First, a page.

One could describe the work of Robert Janitz as a study of the genealogy of labor. The artist applies paint as a worker would slather a tile with grout. Faced with such constraints, the bored worker may begin to articulate her trowel strokes while still covering the tile’s surface. As generations pass, the gene tires of coding simple protein structures in favor of ornate skeletons. The spreading of paint often takes on a bonelike form – an illustration, perhaps, of the ideal form that the gene pursues.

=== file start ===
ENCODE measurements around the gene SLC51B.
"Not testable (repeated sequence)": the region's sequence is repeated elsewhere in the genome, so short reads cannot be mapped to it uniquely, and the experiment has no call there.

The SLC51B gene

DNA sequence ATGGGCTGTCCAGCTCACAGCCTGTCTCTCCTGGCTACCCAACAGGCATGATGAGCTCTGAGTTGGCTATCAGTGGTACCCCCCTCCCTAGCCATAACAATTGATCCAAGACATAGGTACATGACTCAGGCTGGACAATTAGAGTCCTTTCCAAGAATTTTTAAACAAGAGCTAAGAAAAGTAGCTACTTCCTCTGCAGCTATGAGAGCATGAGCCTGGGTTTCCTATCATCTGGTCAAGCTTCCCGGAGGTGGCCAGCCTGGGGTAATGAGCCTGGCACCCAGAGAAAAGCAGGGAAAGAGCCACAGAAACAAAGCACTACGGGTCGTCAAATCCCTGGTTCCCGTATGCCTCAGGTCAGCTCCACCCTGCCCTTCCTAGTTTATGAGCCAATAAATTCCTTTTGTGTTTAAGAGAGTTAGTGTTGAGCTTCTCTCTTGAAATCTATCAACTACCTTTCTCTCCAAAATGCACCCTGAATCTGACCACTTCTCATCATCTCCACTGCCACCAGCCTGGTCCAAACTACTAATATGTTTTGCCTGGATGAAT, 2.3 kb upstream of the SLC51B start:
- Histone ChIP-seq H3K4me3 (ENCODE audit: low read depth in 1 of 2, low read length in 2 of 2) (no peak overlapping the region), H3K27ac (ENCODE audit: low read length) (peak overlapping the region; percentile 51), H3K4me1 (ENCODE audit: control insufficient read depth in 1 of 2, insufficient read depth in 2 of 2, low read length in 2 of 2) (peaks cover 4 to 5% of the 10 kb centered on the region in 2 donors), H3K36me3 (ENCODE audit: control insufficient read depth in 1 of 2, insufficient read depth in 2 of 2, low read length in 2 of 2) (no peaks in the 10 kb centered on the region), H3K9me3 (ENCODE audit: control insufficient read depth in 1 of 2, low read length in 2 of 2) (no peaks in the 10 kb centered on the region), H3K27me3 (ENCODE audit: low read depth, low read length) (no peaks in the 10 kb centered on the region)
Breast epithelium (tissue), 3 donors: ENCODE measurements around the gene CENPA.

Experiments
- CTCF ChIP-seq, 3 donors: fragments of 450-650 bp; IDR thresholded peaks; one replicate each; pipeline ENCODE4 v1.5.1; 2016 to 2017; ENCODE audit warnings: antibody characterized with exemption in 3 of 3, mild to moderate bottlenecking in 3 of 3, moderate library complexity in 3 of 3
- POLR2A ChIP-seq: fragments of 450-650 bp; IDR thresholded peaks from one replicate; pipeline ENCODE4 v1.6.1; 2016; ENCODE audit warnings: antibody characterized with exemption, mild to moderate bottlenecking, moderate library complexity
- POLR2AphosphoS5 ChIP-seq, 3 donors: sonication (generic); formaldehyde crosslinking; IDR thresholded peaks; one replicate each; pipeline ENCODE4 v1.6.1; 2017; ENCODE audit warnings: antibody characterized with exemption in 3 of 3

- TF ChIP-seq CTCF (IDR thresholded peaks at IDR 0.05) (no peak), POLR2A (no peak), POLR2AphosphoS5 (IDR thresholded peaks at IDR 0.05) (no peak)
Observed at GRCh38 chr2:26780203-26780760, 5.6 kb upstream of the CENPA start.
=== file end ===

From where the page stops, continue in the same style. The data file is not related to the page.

Much of Janitz’ newest work concerns what is lost in the creative process. Janitz cites Goethe’s close study of the Abhigyanshakuntalam by the Sanskrit poet Kalidas as a driving influence of the new paintings. Goethe could not read Sanskrit, and his devotion to Kalidas’ work depended entirely on translations of the arcane ancient language. Undoubtedly much of the original nuance of the work was lost as it entered the continental discourse, which only enhances its enigmatic qualities. Much is lost in the making of Janitz’ paintings, too – the artist describes traveling forward and backward in time as he removes sections of the wet paint with a rubber spatula. Thus, the painting – as a document – is written, translated, and recoded.